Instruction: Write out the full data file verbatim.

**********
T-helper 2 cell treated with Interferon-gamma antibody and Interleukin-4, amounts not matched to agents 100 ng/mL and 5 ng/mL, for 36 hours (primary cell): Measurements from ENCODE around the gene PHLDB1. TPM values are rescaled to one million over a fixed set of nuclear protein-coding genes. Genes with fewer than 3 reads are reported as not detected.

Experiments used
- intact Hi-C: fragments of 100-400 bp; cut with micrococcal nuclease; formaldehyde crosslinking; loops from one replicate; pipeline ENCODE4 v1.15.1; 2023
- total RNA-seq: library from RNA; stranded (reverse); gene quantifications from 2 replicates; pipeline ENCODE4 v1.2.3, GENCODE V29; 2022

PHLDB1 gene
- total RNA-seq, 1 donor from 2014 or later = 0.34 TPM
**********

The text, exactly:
T-helper 2 cell treated with Interferon-gamma antibody and Interleukin-4, amounts not matched to agents 100 ng/mL and 5 ng/mL, for 36 hours (primary cell): Measurements from ENCODE around the gene PHLDB1. TPM values are rescaled to one million over a fixed set of nuclear protein-coding genes. Genes with fewer than 3 reads are reported as not detected.

Experiments used
- intact Hi-C: fragments of 100-400 bp; cut with micrococcal nuclease; formaldehyde crosslinking; loops from one replicate; pipeline ENCODE4 v1.15.1; 2023
- total RNA-seq: library from RNA; stranded (reverse); gene quantifications from 2 replicates; pipeline ENCODE4 v1.2.3, GENCODE V29; 2022

PHLDB1 gene
- total RNA-seq, 1 donor from 2014 or later = 0.34 TPM